Thursday, February 14, 2013

May a Theory of Evolution Ever Be 'Complete'?

Ever since human beings became sapient, we have wondered where we came from, and in the absence of obvious solutions, we settled on the simplistic explanation of a divine origin. Then came 'On the Origin of Species' by Charles Darwin, which tried to offer a scientific explanation to the variety of creatures on Earth, and their origins.

The basic principle of his theory of evolution simply put is this: species have originated from a single common ancestor, and have evolved into what they are today through changes in inherent characteristics that have been passed down through numerous generations.

Although, at the time it was first propounded, evolution as an explanation for origin of species attracted great controversy, it is far more widely and commonly accepted today. However, there is agreement on the fact that there are still gaps in the theory, primarily due to the shortage of tangible evidence on which evolutionary theory depends. This material evidence primarily takes the form of fossils, which are remains, or impressions, preserved in rocks, of plants or animals that lived in a past geological age. Over the years, billions of fossils of different species have been found, which are like pieces of a giant puzzle that, when complete, would present the picture of how life has originated and evolved. The problem with fossils is that not all organisms fossilise well. Besides, fossils are often buried deep beneath the earth's surface and frequently remain undiscovered for decades. Therefore, while fossils clearly demonstrate evolutionary connections between species, there are sometimes missing links due to the unavailability of sufficient remains.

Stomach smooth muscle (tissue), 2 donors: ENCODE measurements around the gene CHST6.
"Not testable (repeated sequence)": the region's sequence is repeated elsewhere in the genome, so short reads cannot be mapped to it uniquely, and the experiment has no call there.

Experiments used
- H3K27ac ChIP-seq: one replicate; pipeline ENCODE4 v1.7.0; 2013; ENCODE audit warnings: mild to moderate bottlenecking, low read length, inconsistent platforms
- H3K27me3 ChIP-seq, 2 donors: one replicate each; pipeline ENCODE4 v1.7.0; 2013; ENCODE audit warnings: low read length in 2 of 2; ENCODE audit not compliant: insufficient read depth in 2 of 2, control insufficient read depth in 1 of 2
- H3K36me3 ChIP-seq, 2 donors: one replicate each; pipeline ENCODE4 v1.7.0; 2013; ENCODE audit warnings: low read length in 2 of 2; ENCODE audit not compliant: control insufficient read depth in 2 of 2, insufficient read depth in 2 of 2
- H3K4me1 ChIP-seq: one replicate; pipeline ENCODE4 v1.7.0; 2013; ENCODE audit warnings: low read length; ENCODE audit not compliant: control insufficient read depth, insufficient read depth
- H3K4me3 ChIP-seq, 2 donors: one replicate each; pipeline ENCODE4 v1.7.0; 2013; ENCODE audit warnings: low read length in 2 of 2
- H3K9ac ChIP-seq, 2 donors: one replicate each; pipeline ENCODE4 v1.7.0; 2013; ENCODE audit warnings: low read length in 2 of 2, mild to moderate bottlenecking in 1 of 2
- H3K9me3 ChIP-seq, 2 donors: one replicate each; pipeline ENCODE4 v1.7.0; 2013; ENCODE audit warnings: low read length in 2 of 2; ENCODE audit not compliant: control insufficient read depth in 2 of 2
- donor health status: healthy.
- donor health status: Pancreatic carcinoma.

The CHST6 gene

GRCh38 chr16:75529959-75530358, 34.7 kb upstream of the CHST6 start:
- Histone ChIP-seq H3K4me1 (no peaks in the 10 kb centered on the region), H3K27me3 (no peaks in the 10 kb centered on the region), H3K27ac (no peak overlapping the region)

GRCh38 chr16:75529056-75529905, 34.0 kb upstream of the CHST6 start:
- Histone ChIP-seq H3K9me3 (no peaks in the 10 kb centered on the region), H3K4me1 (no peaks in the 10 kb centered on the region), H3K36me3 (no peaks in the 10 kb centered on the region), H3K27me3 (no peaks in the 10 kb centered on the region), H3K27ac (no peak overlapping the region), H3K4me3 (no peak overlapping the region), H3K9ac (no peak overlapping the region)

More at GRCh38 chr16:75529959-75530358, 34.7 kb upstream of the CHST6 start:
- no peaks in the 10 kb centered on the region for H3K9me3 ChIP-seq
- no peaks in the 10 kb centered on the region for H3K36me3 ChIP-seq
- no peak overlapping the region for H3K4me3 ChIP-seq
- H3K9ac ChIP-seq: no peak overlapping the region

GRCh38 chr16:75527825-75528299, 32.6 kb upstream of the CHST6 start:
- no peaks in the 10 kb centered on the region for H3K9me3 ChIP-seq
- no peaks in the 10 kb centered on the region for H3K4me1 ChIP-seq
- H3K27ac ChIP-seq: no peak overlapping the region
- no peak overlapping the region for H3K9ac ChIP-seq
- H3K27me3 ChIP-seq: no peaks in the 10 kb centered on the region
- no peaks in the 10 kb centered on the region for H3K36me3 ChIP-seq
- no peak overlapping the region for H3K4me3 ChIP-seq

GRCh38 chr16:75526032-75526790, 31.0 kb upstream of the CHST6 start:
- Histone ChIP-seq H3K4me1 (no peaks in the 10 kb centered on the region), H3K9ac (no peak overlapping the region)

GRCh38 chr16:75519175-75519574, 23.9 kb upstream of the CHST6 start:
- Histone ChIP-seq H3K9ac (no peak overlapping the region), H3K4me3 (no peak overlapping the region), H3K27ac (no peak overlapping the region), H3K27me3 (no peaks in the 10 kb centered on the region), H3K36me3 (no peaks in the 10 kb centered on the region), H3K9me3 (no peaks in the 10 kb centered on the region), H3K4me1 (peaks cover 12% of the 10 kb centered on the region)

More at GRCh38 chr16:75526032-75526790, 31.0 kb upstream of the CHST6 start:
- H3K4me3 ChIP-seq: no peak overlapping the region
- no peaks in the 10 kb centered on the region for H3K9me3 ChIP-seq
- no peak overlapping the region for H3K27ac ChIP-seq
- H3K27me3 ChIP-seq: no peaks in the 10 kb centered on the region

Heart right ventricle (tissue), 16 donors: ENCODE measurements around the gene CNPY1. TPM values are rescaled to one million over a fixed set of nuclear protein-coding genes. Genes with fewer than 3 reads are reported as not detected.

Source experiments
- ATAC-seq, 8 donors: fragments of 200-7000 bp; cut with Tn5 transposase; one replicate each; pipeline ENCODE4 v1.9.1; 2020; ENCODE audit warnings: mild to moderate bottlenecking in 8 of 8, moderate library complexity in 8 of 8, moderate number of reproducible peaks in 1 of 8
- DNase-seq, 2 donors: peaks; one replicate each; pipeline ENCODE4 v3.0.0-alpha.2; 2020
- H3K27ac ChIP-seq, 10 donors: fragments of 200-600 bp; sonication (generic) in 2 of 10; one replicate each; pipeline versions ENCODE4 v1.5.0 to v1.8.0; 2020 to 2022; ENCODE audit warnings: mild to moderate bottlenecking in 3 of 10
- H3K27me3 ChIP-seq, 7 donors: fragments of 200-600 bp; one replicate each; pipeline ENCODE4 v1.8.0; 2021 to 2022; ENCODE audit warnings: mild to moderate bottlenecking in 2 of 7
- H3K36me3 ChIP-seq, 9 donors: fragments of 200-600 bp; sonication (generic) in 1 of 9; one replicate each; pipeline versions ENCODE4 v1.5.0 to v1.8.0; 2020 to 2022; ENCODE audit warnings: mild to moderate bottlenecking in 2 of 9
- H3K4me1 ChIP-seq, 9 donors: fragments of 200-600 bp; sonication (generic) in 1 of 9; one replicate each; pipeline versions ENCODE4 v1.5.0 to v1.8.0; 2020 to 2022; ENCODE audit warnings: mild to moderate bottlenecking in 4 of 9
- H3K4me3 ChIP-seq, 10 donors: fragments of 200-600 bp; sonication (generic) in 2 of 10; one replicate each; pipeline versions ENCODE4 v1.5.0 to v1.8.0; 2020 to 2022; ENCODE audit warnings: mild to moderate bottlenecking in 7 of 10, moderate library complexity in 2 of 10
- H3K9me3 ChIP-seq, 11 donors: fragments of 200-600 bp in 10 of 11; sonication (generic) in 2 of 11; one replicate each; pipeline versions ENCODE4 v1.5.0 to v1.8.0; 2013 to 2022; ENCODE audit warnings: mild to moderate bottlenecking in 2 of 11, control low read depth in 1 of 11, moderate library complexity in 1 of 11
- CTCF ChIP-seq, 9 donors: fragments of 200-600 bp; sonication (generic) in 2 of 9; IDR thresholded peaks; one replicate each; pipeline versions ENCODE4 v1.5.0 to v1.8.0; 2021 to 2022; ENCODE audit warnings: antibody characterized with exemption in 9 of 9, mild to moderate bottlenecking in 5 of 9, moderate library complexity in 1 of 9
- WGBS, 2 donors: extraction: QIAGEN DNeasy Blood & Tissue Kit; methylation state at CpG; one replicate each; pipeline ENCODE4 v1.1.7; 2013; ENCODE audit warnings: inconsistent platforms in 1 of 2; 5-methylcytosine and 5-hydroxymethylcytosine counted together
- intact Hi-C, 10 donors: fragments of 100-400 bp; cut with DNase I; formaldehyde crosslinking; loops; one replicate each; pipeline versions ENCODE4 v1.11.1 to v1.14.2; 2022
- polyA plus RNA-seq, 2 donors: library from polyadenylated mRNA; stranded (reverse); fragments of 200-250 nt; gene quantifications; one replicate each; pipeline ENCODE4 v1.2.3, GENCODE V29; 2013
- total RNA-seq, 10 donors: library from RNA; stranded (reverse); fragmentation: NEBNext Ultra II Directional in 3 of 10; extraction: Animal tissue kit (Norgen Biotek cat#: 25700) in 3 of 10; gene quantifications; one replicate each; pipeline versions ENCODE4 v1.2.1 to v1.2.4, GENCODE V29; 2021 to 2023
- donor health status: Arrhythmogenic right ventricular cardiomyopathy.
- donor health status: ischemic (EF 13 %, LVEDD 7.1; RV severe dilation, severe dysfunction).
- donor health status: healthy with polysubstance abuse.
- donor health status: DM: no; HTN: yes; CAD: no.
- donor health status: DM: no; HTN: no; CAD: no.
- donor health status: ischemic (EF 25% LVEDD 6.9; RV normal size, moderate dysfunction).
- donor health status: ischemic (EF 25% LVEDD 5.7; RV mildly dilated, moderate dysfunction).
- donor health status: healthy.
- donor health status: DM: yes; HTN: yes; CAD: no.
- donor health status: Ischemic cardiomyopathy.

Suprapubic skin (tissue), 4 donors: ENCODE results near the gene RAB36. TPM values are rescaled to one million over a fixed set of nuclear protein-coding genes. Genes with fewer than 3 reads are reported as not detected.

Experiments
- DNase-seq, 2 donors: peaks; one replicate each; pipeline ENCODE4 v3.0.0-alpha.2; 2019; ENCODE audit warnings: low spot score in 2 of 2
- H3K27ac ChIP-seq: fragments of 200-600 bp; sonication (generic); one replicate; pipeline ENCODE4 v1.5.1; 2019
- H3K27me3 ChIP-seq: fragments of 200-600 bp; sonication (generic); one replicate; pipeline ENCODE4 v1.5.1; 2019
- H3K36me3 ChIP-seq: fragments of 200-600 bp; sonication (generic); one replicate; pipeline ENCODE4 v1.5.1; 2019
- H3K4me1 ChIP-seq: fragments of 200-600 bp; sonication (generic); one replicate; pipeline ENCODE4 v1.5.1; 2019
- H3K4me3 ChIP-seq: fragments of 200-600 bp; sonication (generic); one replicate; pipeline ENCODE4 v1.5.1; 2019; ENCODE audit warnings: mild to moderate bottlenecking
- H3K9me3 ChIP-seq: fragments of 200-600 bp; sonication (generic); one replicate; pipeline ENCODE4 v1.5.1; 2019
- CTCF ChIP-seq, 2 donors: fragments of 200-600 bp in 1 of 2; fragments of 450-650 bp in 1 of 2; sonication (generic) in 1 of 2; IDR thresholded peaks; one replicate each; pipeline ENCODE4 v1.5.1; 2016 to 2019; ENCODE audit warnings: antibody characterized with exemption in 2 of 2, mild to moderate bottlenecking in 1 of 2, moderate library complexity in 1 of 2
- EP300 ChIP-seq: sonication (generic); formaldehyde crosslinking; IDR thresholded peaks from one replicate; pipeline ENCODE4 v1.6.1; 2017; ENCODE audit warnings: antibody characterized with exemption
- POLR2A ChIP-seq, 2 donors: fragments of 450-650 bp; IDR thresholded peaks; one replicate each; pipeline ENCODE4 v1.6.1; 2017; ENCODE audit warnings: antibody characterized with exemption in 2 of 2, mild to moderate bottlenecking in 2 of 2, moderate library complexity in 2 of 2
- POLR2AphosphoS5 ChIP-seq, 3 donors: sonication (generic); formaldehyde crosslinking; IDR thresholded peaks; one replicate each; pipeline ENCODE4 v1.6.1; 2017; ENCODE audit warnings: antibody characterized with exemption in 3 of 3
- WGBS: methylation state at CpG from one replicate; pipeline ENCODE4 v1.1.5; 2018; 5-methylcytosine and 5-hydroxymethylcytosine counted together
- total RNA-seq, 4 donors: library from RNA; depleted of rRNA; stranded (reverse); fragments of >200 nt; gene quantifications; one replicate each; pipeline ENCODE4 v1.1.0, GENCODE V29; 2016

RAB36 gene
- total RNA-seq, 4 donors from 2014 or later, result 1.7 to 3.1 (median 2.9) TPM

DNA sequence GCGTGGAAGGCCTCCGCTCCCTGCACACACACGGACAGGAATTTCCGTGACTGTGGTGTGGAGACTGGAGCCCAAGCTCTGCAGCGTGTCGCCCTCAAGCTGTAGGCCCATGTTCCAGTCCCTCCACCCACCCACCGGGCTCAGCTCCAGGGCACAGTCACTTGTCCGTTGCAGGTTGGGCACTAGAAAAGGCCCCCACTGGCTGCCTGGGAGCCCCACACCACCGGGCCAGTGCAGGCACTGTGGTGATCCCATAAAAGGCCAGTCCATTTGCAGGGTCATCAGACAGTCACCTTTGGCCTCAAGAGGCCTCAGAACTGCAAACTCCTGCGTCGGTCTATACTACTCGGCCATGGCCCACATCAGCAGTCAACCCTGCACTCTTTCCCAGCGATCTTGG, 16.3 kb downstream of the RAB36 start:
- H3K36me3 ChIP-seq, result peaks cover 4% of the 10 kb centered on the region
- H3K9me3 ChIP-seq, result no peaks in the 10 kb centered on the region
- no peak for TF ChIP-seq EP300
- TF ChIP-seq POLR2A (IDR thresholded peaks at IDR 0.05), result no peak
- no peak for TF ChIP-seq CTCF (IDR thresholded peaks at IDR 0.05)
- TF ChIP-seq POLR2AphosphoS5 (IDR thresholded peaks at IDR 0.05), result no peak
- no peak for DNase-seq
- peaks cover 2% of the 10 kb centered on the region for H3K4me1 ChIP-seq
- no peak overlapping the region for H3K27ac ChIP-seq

However, the reasons for the crisis in evolutionary theory are much deeper, contrary to the impression given by most popular writing on the subject. On the other hand, a current crisis in evolutionary science does not imply complete rejection of the paradigm. Rather, it involves a major, progressive reorganisation of the existing knowledge, which require new philosophical frameworks, without undermining the fundamental beliefs,

This brings us back the starting point. Profoundly rethinking the theory of evolution without doubt appeals to the attention of creationists, who delightedly announce that if professional advocates of Darwinism cannot agree, the theory itself must be rejected.

Therefore, while it is impossible to deny evolution and natural selection as the most plausible and rational explanation for the creation and development of life, the study of evolution is far from complete.The origin of life itself is still shrouded in mystery. Even though much has been discovered about the 'how', a great deal of the 'why' (which supposedly does not belong to science) still remains intangible.

However, as Darwin himself said, there is no reason to assume that natural selection is the only imaginable mechanism of evolution. Darwin, who wrote before the discovery of DNA, knew that his work began the journey to comprehend the roots and development of life. As some mysteries of life are solved, others will arise.

No comments:

Post a Comment